Along with Béla Bartók, Zoltán Kodály is one of the two major figures in Hungarian music in the twentieth century. Composer, pioneering ethnomusicologist, groundbreaking educationalist and critic, Kodály enjoyed a status in his native land that is perhaps unrivalled by any other figure anywhere else in the world.
Kodály was born in Kecskemét, in Hungary, on 16 December 1882. Though from a musical family, his initial inclination was towards literary studies. As his father was a railway official, the Kodály family had a rather peripatetic existence: from 1884 until 1891 they lived in Galánta (later to be immortalised in the orchestral dances Kodály based on folk music from the area), then moving to Nagyszombat, where Zoltán studied violin and piano and sang in the cathedral choir – an early introduction to the importance of choral singing. He explored the scores in the cathedral music library, and taught himself the cello to make up the numbers for his father’s domestic quartet-evenings. And he was already composing: in 1897 the school orchestra played an overture of his, to be followed by a Mass for chorus and orchestra a year later.
His higher education began at the University of Sciences in Budapest in 1900, but the call of music proved too strong and in 1902 he enrolled at the Academy of Music, taking a Ph.D. in 1906 with a thesis entitled "Strophic Construction in Hungarian Folk Song". He was now composing prolifically – and he had already begun his fieldtrips, collecting folksongs in the Hungarian countryside with his close friend Béla Bartók; though they published their first joint collection early on, it was not until 1951 that their comprehensive critical edition of Hungarian folksongs appeared.
As with Bartók, Kodály’s own music was coloured by the joint influence of Hungarian folksong and of Debussy and French impressionism (he spent some months in Paris, where he attended Widor’s lectures). On his return to Budapest in 1907 he was appointed teacher of theory at the Academy of Music, and a year later he began to teach composition. He was to teach there for the rest of his life: upon his retirement as a professor, he was brought back as the Director of the Academy in 1945.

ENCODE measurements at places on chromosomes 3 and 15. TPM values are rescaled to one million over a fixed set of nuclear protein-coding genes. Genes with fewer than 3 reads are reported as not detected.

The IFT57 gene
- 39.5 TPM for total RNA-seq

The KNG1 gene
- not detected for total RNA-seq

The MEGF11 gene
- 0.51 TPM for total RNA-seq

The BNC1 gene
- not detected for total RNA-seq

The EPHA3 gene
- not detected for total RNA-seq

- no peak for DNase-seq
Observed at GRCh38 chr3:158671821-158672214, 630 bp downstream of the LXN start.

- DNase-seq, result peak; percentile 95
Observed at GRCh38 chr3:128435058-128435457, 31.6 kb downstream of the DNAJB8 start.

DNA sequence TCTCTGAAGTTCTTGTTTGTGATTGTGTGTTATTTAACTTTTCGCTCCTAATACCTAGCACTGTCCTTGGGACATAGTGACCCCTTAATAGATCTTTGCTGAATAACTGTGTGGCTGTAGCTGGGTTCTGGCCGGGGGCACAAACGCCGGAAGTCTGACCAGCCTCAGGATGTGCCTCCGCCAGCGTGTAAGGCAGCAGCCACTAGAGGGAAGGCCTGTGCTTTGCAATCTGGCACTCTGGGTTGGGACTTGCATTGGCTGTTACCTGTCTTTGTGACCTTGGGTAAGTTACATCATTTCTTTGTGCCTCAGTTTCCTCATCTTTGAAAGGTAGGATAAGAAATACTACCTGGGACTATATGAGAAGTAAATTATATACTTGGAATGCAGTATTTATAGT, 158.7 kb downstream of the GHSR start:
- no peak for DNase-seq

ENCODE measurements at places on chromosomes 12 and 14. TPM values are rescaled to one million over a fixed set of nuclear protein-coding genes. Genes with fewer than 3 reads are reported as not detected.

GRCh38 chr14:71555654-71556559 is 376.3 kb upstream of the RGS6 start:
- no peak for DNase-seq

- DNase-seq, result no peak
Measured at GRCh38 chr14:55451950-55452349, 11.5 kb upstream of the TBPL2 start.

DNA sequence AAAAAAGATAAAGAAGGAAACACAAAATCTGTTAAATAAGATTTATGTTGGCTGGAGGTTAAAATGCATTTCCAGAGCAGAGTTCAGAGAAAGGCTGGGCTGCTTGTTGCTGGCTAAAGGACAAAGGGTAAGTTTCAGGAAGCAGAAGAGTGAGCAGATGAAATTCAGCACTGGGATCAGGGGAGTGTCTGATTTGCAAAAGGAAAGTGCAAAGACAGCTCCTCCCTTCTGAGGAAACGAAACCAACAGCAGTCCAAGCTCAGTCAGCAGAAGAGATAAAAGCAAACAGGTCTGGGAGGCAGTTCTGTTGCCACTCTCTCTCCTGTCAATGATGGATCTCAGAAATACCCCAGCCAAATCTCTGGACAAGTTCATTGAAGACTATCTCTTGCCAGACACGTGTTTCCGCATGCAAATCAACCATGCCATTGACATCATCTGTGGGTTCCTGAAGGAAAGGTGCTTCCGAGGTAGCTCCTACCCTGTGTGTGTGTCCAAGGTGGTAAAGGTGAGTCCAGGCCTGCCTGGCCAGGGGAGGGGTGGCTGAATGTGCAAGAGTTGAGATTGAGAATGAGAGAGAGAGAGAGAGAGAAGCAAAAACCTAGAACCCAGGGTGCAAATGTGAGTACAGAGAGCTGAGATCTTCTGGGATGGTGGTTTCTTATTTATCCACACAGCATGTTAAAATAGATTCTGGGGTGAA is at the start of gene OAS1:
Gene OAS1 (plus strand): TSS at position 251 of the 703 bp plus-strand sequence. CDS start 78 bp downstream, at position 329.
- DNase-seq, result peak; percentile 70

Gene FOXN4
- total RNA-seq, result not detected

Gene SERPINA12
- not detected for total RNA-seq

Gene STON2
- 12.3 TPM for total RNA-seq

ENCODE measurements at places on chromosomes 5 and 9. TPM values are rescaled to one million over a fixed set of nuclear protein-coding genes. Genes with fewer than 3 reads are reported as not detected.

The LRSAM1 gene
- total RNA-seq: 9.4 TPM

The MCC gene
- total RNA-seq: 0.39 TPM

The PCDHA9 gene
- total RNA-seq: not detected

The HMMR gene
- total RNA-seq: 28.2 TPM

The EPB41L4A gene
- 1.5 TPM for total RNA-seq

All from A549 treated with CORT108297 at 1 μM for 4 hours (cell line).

His compositions began to make headway outside Hungary around 1910, stimulated by concerts in which Bartók and Kodály presented their own music. The real breakthrough came in 1923, with a commission to celebrate the fiftieth anniversary of the union of the two cities of Buda and Pest. The result was the Psalmus Hungaricus, a powerful setting of a sixteenth-century Hungarian version of Psalm LV which established Kodály as both a national cultural leader and a figure of international standing. The first of the two operas which followed, Háry Janos (1926) and The Spinning Room (1932), yielded a suite that soon became internationally popular, as did the orchestral Dances from Marossek (1930) and Dances from Galánta (1933), all presenting an authentic Hungarian national idiom in a manner that allowed it international prominence. His other orchestral works include a Concerto for Orchestra (1939–40) a Symphony (1957–61) and, one of his best-known scores, the Variations on a Hungarian Folk Song (1938–39), often referred to as the ‘Peacock Variations’. Among his choral-orchestral output the Missa Brevis (1942–44) enjoys considerable esteem, as does the Budavár Te Deum (1936).
Kodály’s authority as a musical pedagogue is almost as high as his reputation as a composer. The ‘Kodály method’ he developed exploits the natural musicality of children to open the pleasures of performance to them, and has become a commonplace of music teaching all around the world. He composed an enormous quantity of choral exercises explicitly intended to encourage amateur singers to extend their techniques, so that his music is likely to remain an active part of the world’s musical life as long as people still want to sing.
Zoltan Kodaly is published by Boosey & Hawkes